As we work on Austin’s top-secret game about what it’s like to fight for your home against its enemies, both internal and external, I see it as being shaped like Hearts. You take on some pain and risk as you fight, but you could go another route: take on all the pain and shoot the moon. If you fail, you fail bad. But at a certain point, do you have another option?
And as I work on Et in Arcadia Ego, I see it like Blackjack. You push for what you want, but constantly risk going too far. Then the façade of civility falls, and everyone sees the raw human malice and desire and need under it all that they’ve been furiously denying, and they turn their faces from you, making you carry the burden of their shame.
Of course, Arcadia is the only one of these games that actually uses cards. But the structure is there regardless of the implementation.
I’ve been thinking about immersion lately. I know it’s a dirty word in RPG circles—no one can agree on what it means, for a start. And I’ve not taken part in many of those conversations, so I know there’s a lot of thought on the matter that I’m missing.
I was talking with Alex P. recently, and he observed that a lot of the complaints he sees—and some of the complaints he has—about what I’ll call Forge-style indie RPGs is that they make the machinery by which they produce a story visible and available for direct manipulation, and for a certain demographic, this leaves you wondering what you’re even doing there. No immersion, no surprise. You can see what you’re doing, and so you have to stay a little bit out of the mind of the character who’s caught up in living the story. You can see what you’re doing, so you get there with intention.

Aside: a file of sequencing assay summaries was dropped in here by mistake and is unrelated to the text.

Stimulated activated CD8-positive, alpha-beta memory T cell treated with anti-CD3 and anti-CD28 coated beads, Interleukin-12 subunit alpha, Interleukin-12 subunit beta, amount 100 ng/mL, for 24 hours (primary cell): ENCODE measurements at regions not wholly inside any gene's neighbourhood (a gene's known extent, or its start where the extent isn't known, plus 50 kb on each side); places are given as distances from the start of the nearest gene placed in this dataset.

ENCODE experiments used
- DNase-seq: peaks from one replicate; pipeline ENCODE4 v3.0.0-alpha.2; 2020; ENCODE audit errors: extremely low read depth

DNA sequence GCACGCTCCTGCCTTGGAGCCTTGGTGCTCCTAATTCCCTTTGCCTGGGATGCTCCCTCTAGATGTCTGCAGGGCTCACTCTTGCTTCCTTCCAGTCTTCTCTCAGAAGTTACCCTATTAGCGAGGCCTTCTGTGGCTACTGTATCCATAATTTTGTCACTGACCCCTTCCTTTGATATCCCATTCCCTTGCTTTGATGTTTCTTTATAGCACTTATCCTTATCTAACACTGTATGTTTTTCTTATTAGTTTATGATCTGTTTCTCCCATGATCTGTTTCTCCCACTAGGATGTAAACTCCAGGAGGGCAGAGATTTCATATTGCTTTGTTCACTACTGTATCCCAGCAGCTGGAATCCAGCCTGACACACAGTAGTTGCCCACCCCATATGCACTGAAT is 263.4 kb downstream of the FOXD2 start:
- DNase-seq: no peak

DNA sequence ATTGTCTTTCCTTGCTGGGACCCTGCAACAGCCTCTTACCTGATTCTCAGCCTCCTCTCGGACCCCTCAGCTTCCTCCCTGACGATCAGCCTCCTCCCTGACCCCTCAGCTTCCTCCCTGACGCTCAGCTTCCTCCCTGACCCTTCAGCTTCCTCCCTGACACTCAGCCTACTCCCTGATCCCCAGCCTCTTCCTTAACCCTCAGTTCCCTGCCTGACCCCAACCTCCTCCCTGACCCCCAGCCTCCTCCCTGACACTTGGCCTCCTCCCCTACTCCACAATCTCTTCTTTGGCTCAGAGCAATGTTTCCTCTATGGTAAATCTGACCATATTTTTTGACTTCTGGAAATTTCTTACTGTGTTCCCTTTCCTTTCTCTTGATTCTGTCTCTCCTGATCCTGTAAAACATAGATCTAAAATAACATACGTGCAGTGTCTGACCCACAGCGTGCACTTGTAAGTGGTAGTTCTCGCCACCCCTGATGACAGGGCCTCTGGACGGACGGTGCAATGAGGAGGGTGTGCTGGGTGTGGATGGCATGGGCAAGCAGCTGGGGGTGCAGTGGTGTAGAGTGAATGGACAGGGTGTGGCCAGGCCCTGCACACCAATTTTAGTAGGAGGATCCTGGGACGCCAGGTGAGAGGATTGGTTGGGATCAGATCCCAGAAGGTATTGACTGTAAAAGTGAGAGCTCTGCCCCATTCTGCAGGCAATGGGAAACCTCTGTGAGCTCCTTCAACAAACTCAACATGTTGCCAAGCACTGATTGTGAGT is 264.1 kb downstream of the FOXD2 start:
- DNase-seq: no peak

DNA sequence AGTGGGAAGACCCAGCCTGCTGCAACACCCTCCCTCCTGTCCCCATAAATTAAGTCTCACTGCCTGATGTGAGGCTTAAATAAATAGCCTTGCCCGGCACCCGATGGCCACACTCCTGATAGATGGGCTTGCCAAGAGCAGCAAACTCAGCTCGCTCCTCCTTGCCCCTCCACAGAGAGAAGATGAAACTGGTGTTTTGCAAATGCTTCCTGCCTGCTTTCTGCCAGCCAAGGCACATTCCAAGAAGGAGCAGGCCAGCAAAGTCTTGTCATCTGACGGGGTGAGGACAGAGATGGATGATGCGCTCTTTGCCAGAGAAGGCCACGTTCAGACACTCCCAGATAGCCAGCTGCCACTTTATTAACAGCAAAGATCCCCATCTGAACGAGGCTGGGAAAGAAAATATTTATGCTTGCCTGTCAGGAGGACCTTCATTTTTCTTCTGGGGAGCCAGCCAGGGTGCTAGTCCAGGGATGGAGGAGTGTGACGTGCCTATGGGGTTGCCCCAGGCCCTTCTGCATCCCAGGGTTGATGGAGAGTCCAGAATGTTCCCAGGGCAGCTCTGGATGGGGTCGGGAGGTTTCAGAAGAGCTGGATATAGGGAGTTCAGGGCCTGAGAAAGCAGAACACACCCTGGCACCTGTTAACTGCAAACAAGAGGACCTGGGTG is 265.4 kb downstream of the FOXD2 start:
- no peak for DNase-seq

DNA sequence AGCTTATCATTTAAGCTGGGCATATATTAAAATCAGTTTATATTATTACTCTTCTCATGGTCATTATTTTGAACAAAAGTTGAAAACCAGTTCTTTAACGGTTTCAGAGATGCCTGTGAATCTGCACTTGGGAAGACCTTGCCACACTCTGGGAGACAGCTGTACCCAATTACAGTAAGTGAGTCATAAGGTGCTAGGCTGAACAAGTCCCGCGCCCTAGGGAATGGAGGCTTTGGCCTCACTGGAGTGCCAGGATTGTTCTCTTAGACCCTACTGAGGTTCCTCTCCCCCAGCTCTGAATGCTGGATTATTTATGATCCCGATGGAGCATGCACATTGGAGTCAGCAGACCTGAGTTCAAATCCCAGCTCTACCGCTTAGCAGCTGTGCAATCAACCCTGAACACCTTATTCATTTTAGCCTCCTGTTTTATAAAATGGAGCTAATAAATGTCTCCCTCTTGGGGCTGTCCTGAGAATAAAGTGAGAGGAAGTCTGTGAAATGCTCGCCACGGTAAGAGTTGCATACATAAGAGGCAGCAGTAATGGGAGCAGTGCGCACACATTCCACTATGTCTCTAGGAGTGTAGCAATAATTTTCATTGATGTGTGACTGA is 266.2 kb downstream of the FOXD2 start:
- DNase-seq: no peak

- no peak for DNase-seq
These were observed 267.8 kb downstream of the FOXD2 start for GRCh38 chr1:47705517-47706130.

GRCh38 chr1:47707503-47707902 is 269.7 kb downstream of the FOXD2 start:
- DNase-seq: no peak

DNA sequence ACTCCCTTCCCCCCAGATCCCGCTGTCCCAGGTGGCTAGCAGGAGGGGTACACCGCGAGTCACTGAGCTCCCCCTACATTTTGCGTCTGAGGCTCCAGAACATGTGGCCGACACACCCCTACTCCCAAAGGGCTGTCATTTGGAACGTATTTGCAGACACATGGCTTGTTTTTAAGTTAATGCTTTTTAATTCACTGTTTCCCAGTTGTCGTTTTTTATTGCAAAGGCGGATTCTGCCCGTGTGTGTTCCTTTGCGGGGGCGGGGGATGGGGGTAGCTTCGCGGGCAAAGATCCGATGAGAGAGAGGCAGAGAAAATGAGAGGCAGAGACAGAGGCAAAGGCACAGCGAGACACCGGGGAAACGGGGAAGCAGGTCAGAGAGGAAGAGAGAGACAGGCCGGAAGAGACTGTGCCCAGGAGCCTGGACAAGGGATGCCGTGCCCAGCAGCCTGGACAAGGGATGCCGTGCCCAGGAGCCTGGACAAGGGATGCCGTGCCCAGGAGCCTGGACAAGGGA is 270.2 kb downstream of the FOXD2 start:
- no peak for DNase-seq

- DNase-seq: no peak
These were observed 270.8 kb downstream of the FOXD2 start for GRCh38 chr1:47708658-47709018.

I could say that this is a failure of design, but I don’t think it is. I think it’s a matter of calibrating it to taste, and that “taste” is this old point of creative agendas.
So Austin and I have lately begun asking ourselves what it is we want when we sit down to play a game, in the most generic of senses. I think that I, fundamentally, want something that gives me the same feeling of story-glow I get from good TV or good novels. So, my agenda requires some degree of interpretive and especially editorial authority in the game. This, in turn, requires at least one someone to exercise control over the machinery of the story. Obscuring tools doesn’t help people use them, and my agenda needs those tools to be used!
I think that this is another case of managing expectations. You’re never designing all things for all people, so be clear with yourself and your audience about what bits of machinery the game exposes, for who to fiddle with, and we’ll all be better off.
But different people object to seeing different machinery, too! Alex doesn’t like seeing the raw mechanisms of the story. I don’t like seeing the raw mechanisms of the probability. All love to the guys at Evil Hat, but skill + 4dF vs. static difficulty loses some of my interest precisely because I see it as just adding a normal distribution in [-4, 4] to a comparison between two static values. I don’t know why, really—most dice systems are about this transparent.
(I don’t think that this is something you can design for, much. But it’s something to remember when selling people on your game, or reading reviews.)